‘Every kid can learn’ philosophy helps physics teacher earn recognition

John Olson, Free State High School physics teacher, center, works Thursday with Free State sophomore Eric Gruber, left, and senior Alex Chamberlain. Olson will receive a Wolfe Teaching Excellence Award from Kansas University.

Teaching physics to teenagers might seem about as difficult as trying to understand Einstein’s theory of relativity.

But not to John Olson.

“It’s actually one of the easier subjects to teach,” says Olson, who has been explaining the concepts of matter, energy, space and time to Free State High School students for a decade.

“I’ve found it pretty easy to find connections with the kids on what they have to know and why we have to know this stuff,” Olson said.

Olson’s teaching style and philosophy have brought him a Kansas University Wolfe Teaching Excellence Award.

During KU’s graduation weekend, May 19-20, Olson will receive a $3,000 cash award, and Free State will get a $1,000 award in his name. Teachers are nominated by KU seniors and go through a tiered selection process.

The Burwell, Neb., native received a bachelor’s degree in physical science education from the University of Nebraska-Kearney, a master’s degree in physical science education from Fort Hays State University and a doctorate in science education from Kansas University.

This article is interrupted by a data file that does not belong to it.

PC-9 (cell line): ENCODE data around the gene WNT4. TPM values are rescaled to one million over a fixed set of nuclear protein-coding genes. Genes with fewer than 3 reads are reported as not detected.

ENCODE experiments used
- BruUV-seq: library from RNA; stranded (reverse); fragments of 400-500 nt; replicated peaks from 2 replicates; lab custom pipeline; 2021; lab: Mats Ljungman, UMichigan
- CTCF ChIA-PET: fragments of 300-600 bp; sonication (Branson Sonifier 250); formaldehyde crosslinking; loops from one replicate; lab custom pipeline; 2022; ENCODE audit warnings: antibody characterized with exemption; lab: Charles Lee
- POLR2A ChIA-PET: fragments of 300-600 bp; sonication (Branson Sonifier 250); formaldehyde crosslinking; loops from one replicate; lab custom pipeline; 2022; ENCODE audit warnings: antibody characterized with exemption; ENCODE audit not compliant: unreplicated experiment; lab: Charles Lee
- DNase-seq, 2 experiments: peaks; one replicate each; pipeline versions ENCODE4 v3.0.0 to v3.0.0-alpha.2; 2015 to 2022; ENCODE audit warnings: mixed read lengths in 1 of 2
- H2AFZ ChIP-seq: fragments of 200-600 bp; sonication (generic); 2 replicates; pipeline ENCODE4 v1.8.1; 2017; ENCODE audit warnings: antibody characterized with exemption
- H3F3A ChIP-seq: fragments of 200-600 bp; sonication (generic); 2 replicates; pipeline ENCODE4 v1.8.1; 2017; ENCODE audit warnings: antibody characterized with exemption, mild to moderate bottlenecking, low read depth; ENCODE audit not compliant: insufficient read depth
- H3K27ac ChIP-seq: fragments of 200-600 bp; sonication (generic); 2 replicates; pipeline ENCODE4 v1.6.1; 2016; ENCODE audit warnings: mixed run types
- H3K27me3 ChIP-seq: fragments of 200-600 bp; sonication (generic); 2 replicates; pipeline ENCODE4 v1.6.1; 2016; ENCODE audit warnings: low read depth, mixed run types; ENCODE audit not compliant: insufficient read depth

Olson has been a teacher at Free State since the school opened in 1997-1998. Before that, he taught seven years at Garden City High School.

“He’s the kind of a teacher who has an abiding interest in things and how they work,” said Joe Snider, FSHS principal.

“He conveys that to kids in a very special way by his enthusiasm and good teaching,” Snider said.

Olson said physics isn’t above his students’ level of comprehension.

“Basically, my philosophy is that every kid can learn. But there’s different degrees of what we have to do to bring that out of them,” Olson said.

He does that by trying to make lesson plans that interest all students. And he likes to have contests.

“For example, today, the kids are having a contest of who can make the most precise pendulum,” he said during an interview last week. “They’re given a limited amount of time and they have to figure out, without using a timing device, at what rate would it go back and forth. Then we test that against an actual time.”

Olson said he became a teacher because he was looking for something outside of a typical office job.

“The thing that always spooked me about being an engineer was that I would be in my own little cubicle or closet doing calculations all day, without a lot of contact with people. And that kind of turned me off,” he said.

Interacting with students is his favorite part of the job.

“I have a lot of fun with what I do,” he said. “Even though I’m teaching the same courses year after year, it’s a brand new group of kids and a brand new group of personalities every single day. So there’s always something fresh.”